Family Practice and Family Structure – Do Policies Matter?

Friday, July 18, 2014: 11:00 AM
Room: Booth 54
Oral Presentation
Franz NEUBERGER , Institute of Sociology, University of Zurich, Zürich, Switzerland
Klaus HABERKERN , Institute of Sociology, University of Zurich, Zurich, Switzerland
In most Western countries the family is subject to major changes: marriage and fertility is on the decline, cohabitation and divorces rates are soaring and the share of childless and childfree persons increases. Most countries have developed a bunch of policies to cope with these trends. Two major strategies can be observed: First, governments try to go against the tide and safeguard traditional marriages and the conjugal families, or, second, adjust introduce social and family policies to prevent negative consequences for the emerging alternative families. However, little is known what the effect of such policies is: Do policies which favour the traditional marriage family increase marriage rates and stability of marriage families?  Do policies with a focus on single parents, patch-work families etc accelerate the trend to more instable family relations? Do social policies as an alternative to family security increase cohabitation and divorce rates?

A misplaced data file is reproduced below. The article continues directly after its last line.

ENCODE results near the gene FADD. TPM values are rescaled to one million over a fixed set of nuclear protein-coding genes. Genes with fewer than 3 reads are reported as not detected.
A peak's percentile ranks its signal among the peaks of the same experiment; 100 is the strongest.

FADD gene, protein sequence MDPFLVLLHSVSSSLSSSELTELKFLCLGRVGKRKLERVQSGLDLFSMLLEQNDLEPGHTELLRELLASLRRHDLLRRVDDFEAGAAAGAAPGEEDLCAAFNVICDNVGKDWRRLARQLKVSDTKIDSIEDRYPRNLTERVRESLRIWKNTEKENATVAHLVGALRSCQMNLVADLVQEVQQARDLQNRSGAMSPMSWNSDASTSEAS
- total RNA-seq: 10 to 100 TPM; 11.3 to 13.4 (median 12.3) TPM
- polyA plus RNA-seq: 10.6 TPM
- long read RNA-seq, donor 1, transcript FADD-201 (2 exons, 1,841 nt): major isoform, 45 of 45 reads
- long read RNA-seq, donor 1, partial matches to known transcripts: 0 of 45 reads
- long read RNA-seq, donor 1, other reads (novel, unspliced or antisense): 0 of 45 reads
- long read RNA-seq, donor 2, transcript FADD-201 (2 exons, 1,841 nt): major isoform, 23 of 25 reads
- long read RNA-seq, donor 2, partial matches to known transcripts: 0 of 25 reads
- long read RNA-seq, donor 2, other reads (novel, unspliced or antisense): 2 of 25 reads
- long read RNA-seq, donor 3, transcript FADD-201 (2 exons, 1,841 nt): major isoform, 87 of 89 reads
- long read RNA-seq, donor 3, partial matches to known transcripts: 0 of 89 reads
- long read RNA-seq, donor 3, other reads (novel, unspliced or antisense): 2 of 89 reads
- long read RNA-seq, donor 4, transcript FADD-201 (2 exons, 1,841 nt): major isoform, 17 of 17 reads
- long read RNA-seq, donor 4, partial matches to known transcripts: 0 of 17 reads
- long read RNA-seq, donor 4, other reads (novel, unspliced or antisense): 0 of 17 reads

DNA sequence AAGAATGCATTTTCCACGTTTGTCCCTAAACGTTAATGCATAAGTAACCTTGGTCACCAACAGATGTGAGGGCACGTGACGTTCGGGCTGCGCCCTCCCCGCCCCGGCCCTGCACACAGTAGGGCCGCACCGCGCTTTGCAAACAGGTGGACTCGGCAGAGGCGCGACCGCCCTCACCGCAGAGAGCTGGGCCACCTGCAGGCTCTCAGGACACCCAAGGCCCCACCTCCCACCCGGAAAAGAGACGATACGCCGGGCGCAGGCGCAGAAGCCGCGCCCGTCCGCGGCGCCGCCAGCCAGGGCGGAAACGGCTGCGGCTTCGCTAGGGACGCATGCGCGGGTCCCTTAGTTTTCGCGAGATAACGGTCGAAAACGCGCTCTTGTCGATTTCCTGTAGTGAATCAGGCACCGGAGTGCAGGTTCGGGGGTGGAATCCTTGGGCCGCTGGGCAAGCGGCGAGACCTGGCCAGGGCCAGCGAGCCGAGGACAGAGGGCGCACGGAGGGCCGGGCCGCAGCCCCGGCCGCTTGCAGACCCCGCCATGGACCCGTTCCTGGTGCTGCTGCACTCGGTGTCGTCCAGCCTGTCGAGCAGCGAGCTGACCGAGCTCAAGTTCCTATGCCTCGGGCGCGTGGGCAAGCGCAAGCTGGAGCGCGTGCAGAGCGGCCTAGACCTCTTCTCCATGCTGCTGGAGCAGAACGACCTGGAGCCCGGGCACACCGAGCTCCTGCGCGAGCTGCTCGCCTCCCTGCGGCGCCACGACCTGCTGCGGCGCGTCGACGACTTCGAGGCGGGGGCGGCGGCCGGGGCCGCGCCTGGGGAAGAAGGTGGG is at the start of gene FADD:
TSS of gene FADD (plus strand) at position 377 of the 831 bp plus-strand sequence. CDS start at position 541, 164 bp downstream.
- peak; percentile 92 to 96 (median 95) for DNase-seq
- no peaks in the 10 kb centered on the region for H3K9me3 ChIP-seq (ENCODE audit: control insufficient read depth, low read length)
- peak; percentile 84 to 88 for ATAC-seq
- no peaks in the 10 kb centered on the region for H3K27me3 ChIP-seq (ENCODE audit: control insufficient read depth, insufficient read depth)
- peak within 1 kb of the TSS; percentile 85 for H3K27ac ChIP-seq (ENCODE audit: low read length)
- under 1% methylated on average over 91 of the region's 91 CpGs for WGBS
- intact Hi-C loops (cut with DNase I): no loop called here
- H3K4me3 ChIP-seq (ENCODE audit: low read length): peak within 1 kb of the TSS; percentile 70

The analysis is based on official national statistics for OECD countries and covers the time span from 1980 to 2010. The analysis shows that social policies and family policies such as child care services provide alternatives to the traditional marriage families and family at all. Such measure increase cohabitation rates and divorce rates while fertility rates decrease. A generous and benevolent welfare state seems to provide alternatives to the traditional marriage families. Marriage is no more a precondition to avoid or escape poverty. Social security and family policies have lowered the material necessity to enter marriage, and increased the opportunity to exit unpleasant family constellations.